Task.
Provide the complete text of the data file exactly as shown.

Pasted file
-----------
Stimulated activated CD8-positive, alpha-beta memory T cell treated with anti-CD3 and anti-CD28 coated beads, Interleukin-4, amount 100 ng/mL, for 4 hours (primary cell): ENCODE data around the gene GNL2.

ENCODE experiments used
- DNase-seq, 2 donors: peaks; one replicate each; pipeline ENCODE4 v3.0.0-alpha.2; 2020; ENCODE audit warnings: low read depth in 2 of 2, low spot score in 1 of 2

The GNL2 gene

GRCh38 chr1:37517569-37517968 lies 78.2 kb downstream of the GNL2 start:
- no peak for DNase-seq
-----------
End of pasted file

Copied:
Stimulated activated CD8-positive, alpha-beta memory T cell treated with anti-CD3 and anti-CD28 coated beads, Interleukin-4, amount 100 ng/mL, for 4 hours (primary cell): ENCODE data around the gene GNL2.

ENCODE experiments used
- DNase-seq, 2 donors: peaks; one replicate each; pipeline ENCODE4 v3.0.0-alpha.2; 2020; ENCODE audit warnings: low read depth in 2 of 2, low spot score in 1 of 2

The GNL2 gene

GRCh38 chr1:37517569-37517968 lies 78.2 kb downstream of the GNL2 start:
- no peak for DNase-seq